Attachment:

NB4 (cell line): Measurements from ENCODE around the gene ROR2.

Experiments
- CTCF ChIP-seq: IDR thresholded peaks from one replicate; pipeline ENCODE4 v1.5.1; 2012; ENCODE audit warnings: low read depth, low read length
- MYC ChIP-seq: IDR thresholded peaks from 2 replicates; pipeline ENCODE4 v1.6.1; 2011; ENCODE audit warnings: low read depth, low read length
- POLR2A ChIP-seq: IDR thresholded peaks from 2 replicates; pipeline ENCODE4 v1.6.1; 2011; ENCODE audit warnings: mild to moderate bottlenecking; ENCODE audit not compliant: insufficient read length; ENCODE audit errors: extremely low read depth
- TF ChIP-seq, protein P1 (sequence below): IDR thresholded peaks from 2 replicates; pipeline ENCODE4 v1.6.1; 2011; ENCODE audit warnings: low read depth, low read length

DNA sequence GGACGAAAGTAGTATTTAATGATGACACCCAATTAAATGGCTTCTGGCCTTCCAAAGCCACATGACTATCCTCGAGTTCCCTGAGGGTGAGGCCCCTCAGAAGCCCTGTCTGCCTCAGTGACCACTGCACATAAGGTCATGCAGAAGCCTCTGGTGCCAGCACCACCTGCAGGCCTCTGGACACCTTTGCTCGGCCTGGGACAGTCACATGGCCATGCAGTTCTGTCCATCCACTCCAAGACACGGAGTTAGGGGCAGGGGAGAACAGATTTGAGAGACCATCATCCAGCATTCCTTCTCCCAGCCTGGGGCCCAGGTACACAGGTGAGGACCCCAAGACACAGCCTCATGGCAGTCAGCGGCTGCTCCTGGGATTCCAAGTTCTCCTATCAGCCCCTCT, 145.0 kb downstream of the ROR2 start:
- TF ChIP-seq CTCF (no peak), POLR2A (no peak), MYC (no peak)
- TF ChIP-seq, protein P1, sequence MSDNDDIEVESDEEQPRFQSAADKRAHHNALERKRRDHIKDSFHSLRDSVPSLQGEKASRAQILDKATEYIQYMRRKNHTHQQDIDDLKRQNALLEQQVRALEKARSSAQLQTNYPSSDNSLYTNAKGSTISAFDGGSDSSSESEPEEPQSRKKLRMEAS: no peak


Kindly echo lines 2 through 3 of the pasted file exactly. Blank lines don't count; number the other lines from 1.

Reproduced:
Experiments
- CTCF ChIP-seq: IDR thresholded peaks from one replicate; pipeline ENCODE4 v1.5.1; 2012; ENCODE audit warnings: low read depth, low read length